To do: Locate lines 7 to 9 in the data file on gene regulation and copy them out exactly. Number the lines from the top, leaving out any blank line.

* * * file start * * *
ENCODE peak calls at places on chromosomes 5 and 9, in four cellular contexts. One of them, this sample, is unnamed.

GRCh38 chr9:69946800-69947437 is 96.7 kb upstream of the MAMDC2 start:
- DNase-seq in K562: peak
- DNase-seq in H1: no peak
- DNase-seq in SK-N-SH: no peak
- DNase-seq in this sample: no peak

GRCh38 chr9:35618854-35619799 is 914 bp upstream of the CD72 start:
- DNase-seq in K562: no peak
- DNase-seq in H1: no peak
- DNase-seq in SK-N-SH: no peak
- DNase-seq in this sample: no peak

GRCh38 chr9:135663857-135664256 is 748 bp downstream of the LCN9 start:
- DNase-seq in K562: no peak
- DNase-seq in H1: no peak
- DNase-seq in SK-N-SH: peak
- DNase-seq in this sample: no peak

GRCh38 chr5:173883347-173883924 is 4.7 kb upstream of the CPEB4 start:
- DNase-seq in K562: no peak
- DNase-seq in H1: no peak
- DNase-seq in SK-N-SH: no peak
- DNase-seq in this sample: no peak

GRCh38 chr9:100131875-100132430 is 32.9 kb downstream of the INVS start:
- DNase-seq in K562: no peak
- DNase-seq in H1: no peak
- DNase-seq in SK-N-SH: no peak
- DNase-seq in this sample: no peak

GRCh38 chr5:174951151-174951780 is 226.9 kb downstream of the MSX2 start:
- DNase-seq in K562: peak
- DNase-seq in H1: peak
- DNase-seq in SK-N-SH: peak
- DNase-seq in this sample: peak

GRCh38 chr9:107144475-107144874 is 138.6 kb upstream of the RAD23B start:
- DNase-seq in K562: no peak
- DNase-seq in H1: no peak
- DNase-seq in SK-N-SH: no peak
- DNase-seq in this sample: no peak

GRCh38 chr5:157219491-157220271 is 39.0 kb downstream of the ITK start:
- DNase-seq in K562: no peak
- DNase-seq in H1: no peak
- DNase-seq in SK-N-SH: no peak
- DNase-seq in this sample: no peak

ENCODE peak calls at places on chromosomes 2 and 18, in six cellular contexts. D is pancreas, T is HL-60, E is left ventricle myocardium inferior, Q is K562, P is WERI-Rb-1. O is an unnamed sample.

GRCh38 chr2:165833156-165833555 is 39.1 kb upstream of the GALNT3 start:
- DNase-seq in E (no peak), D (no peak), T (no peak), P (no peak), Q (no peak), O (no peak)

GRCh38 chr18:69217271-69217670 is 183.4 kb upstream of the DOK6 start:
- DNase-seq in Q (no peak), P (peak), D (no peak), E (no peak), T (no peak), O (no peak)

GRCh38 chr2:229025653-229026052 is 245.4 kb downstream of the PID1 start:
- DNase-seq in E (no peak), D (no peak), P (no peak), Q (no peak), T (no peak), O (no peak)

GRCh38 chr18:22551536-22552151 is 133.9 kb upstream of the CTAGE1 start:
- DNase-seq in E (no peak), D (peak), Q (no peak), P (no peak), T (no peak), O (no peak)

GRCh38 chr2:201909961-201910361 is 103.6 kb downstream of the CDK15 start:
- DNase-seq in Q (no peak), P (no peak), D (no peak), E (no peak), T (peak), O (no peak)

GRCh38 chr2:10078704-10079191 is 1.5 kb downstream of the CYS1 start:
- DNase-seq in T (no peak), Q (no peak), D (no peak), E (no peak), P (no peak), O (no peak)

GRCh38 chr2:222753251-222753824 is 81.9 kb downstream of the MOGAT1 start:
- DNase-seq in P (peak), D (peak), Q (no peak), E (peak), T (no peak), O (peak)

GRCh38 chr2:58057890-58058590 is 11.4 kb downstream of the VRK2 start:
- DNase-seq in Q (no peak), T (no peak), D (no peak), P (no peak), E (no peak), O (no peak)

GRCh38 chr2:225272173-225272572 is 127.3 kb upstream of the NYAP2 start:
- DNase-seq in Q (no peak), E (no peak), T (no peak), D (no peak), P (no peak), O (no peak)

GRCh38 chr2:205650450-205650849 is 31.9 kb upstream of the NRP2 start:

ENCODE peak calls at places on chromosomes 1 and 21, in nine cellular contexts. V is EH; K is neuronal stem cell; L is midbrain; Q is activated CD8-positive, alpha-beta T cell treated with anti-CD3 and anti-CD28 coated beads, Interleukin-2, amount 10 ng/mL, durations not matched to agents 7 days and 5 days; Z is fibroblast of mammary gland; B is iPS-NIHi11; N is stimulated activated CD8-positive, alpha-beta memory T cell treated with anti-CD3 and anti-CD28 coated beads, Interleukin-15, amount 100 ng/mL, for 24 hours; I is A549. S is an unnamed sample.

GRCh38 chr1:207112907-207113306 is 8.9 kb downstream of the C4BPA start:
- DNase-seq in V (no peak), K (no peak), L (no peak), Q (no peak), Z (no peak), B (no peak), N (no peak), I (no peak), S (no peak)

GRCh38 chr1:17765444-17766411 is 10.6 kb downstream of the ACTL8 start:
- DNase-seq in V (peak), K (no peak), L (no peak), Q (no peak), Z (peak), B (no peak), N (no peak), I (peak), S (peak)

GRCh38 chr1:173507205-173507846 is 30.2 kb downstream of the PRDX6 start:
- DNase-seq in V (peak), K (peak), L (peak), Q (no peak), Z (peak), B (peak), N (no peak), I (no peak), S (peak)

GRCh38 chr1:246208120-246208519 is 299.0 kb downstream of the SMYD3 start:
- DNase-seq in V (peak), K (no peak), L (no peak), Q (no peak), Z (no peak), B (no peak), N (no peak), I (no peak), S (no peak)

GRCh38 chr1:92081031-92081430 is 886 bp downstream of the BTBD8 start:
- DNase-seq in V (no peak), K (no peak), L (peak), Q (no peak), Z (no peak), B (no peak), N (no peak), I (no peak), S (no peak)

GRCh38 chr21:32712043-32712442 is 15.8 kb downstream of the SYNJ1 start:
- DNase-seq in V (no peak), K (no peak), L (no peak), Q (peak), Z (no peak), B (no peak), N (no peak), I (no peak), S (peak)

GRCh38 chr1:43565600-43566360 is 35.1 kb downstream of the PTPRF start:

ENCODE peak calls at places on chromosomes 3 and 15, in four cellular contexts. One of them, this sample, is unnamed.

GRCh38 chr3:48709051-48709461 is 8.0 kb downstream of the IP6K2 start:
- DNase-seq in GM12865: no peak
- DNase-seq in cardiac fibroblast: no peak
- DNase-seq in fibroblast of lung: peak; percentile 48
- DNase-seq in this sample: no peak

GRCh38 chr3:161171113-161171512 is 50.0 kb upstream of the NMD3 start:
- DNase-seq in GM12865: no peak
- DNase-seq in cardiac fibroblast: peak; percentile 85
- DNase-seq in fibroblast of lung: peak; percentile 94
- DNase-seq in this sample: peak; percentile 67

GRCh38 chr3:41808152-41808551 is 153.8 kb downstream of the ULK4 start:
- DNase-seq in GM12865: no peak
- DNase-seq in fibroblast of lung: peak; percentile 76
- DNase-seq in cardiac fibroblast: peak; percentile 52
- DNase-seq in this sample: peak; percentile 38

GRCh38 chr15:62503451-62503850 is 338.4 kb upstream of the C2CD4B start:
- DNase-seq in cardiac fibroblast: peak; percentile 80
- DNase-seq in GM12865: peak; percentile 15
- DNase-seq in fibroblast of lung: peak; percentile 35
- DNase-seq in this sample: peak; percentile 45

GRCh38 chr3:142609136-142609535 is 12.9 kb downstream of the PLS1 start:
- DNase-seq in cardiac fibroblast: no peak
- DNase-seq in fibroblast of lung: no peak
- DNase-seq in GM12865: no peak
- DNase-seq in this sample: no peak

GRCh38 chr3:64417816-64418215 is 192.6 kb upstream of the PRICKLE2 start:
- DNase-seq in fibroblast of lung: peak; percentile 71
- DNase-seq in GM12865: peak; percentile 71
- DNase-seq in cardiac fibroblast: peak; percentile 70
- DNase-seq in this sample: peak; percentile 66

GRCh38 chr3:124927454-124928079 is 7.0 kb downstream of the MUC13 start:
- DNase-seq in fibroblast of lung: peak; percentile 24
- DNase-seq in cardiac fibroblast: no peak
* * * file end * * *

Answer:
GRCh38 chr9:35618854-35619799 is 914 bp upstream of the CD72 start:
- DNase-seq in K562: no peak
- DNase-seq in H1: no peak